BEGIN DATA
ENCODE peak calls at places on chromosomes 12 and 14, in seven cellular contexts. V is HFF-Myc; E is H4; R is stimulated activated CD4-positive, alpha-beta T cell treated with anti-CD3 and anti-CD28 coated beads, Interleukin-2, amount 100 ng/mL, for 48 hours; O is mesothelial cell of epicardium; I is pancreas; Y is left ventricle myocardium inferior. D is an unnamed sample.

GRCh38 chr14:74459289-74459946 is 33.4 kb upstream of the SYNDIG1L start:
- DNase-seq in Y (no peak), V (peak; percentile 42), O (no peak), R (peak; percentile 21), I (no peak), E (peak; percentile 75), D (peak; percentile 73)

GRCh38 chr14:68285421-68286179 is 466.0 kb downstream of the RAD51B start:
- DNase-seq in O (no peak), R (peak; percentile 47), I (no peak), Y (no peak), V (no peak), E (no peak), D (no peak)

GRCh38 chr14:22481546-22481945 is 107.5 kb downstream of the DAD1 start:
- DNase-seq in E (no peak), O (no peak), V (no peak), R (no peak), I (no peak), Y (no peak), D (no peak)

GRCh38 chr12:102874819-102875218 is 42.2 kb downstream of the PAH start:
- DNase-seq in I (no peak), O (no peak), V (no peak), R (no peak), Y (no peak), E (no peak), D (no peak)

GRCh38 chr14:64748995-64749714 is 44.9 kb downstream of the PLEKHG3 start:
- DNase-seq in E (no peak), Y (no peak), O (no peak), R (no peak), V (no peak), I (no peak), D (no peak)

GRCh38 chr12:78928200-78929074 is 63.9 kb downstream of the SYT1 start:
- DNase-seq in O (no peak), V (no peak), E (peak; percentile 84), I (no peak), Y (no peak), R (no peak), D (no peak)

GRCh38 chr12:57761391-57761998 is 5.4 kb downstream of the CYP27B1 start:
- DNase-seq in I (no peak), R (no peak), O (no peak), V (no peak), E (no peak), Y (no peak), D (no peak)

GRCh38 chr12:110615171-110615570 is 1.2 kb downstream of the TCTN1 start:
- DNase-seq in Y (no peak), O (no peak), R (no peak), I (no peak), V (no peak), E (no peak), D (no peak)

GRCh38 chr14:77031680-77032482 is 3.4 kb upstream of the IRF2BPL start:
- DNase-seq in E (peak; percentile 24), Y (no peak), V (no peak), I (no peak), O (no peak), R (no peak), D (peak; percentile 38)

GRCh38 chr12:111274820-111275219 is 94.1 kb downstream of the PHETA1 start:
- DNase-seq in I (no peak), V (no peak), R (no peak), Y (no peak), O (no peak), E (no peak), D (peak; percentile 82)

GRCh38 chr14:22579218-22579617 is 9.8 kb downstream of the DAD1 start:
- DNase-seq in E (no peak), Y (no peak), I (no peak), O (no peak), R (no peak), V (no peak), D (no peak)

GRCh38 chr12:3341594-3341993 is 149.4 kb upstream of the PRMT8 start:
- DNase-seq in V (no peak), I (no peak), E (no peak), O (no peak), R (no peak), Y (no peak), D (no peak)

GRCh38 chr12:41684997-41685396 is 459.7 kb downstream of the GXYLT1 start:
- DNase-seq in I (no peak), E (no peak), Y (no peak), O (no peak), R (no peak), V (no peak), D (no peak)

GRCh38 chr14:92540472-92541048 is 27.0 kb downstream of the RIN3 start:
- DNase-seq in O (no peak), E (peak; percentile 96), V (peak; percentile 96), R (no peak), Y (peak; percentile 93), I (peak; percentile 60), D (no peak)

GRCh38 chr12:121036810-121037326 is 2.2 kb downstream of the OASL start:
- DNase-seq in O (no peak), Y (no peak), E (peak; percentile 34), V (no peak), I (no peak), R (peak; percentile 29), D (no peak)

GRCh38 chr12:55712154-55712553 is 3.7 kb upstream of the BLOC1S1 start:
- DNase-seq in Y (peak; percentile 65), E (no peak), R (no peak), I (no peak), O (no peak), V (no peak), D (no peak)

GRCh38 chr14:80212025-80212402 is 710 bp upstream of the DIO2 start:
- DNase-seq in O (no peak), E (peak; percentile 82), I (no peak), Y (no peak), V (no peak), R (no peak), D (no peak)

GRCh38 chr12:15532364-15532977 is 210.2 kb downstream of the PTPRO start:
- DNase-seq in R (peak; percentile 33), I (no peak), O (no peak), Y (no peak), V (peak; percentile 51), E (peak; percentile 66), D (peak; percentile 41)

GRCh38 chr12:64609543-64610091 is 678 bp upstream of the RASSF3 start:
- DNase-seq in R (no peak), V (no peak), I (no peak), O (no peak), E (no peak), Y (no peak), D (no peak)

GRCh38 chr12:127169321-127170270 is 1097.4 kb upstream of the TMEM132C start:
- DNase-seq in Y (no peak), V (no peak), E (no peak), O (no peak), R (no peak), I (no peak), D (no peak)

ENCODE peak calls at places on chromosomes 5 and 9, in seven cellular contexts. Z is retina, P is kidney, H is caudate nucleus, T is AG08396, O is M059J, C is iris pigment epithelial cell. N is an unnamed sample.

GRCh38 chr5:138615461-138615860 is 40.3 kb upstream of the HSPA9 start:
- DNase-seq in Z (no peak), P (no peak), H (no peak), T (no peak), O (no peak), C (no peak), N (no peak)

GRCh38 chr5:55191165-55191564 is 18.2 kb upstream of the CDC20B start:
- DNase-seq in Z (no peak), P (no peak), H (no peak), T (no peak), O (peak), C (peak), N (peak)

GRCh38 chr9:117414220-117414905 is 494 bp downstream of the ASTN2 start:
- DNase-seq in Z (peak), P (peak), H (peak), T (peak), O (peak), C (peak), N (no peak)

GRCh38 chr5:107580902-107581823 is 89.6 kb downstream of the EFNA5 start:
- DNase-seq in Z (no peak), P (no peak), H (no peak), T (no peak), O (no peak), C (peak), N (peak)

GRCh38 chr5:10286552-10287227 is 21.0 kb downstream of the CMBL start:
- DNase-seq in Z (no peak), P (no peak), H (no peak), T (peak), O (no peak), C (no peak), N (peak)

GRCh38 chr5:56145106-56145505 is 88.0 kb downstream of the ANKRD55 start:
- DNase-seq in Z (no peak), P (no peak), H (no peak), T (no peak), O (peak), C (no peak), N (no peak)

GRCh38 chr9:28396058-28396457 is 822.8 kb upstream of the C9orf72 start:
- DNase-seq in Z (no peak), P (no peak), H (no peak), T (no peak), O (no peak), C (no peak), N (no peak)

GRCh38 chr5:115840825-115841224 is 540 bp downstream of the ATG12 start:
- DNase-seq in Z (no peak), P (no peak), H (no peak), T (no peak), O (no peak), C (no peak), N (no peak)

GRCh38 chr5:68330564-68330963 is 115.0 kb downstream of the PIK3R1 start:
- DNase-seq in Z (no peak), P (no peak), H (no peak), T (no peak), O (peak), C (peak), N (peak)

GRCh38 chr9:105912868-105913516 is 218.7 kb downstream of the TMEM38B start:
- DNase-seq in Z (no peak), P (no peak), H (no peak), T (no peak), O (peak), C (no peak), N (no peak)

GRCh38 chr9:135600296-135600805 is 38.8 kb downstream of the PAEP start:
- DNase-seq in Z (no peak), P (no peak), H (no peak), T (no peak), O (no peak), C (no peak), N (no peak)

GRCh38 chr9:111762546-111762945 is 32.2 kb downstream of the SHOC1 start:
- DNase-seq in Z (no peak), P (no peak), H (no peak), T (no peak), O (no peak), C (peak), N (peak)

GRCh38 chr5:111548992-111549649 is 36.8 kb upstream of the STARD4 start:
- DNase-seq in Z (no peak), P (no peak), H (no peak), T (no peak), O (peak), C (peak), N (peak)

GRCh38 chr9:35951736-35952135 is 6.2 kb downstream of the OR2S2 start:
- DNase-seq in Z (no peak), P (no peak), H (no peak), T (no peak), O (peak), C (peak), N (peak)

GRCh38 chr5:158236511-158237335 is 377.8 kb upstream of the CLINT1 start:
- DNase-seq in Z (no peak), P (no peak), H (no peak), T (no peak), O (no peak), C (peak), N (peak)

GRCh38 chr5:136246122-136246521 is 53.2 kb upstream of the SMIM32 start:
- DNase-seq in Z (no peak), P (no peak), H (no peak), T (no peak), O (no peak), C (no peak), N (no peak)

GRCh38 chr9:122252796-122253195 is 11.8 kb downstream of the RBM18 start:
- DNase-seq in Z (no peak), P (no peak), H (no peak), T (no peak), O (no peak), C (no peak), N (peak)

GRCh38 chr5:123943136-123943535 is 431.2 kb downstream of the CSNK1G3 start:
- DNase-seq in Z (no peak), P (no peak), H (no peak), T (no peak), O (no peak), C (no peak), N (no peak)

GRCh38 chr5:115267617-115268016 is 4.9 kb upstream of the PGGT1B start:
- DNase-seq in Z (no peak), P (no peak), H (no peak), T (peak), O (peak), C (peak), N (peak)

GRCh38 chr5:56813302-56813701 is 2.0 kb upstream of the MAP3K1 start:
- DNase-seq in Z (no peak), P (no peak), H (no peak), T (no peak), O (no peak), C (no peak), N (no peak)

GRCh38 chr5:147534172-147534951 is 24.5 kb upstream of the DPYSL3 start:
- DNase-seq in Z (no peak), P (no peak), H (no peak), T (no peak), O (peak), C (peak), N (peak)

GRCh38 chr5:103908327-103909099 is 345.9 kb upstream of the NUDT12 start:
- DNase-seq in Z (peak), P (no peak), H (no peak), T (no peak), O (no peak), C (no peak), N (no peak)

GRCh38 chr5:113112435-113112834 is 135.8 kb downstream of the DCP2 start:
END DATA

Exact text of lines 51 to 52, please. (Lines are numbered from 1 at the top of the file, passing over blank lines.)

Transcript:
GRCh38 chr5:10286552-10287227 is 21.0 kb downstream of the CMBL start:
- DNase-seq in Z (no peak), P (no peak), H (no peak), T (peak), O (no peak), C (no peak), N (peak)